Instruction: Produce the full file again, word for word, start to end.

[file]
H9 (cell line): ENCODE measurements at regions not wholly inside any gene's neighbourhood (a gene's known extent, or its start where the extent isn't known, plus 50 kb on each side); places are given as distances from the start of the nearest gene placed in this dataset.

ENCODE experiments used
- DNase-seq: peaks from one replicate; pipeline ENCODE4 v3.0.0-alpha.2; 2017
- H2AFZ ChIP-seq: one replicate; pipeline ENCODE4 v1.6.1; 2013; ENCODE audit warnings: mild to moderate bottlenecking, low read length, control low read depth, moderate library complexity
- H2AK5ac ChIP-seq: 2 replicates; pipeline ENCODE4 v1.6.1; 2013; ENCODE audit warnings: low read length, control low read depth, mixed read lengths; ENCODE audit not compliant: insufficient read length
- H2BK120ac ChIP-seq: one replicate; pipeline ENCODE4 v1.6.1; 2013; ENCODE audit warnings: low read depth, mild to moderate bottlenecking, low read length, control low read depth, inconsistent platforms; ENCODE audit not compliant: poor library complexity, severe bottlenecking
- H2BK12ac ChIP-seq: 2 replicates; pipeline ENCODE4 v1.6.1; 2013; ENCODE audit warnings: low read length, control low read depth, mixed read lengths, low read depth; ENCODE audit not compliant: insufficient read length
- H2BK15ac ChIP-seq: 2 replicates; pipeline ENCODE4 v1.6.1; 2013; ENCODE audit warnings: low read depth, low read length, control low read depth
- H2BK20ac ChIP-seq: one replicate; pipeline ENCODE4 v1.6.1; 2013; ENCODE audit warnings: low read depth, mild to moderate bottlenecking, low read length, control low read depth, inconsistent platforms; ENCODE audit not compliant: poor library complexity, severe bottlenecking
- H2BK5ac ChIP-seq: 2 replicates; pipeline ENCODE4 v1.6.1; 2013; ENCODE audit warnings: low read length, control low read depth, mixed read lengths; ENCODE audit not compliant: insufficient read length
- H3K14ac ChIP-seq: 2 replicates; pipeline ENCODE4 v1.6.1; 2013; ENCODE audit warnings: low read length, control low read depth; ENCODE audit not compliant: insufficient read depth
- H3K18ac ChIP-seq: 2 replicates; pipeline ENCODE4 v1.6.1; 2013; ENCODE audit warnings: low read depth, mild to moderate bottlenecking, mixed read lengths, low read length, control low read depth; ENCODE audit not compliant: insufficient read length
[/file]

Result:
H9 (cell line): ENCODE measurements at regions not wholly inside any gene's neighbourhood (a gene's known extent, or its start where the extent isn't known, plus 50 kb on each side); places are given as distances from the start of the nearest gene placed in this dataset.

ENCODE experiments used
- DNase-seq: peaks from one replicate; pipeline ENCODE4 v3.0.0-alpha.2; 2017
- H2AFZ ChIP-seq: one replicate; pipeline ENCODE4 v1.6.1; 2013; ENCODE audit warnings: mild to moderate bottlenecking, low read length, control low read depth, moderate library complexity
- H2AK5ac ChIP-seq: 2 replicates; pipeline ENCODE4 v1.6.1; 2013; ENCODE audit warnings: low read length, control low read depth, mixed read lengths; ENCODE audit not compliant: insufficient read length
- H2BK120ac ChIP-seq: one replicate; pipeline ENCODE4 v1.6.1; 2013; ENCODE audit warnings: low read depth, mild to moderate bottlenecking, low read length, control low read depth, inconsistent platforms; ENCODE audit not compliant: poor library complexity, severe bottlenecking
- H2BK12ac ChIP-seq: 2 replicates; pipeline ENCODE4 v1.6.1; 2013; ENCODE audit warnings: low read length, control low read depth, mixed read lengths, low read depth; ENCODE audit not compliant: insufficient read length
- H2BK15ac ChIP-seq: 2 replicates; pipeline ENCODE4 v1.6.1; 2013; ENCODE audit warnings: low read depth, low read length, control low read depth
- H2BK20ac ChIP-seq: one replicate; pipeline ENCODE4 v1.6.1; 2013; ENCODE audit warnings: low read depth, mild to moderate bottlenecking, low read length, control low read depth, inconsistent platforms; ENCODE audit not compliant: poor library complexity, severe bottlenecking
- H2BK5ac ChIP-seq: 2 replicates; pipeline ENCODE4 v1.6.1; 2013; ENCODE audit warnings: low read length, control low read depth, mixed read lengths; ENCODE audit not compliant: insufficient read length
- H3K14ac ChIP-seq: 2 replicates; pipeline ENCODE4 v1.6.1; 2013; ENCODE audit warnings: low read length, control low read depth; ENCODE audit not compliant: insufficient read depth
- H3K18ac ChIP-seq: 2 replicates; pipeline ENCODE4 v1.6.1; 2013; ENCODE audit warnings: low read depth, mild to moderate bottlenecking, mixed read lengths, low read length, control low read depth; ENCODE audit not compliant: insufficient read length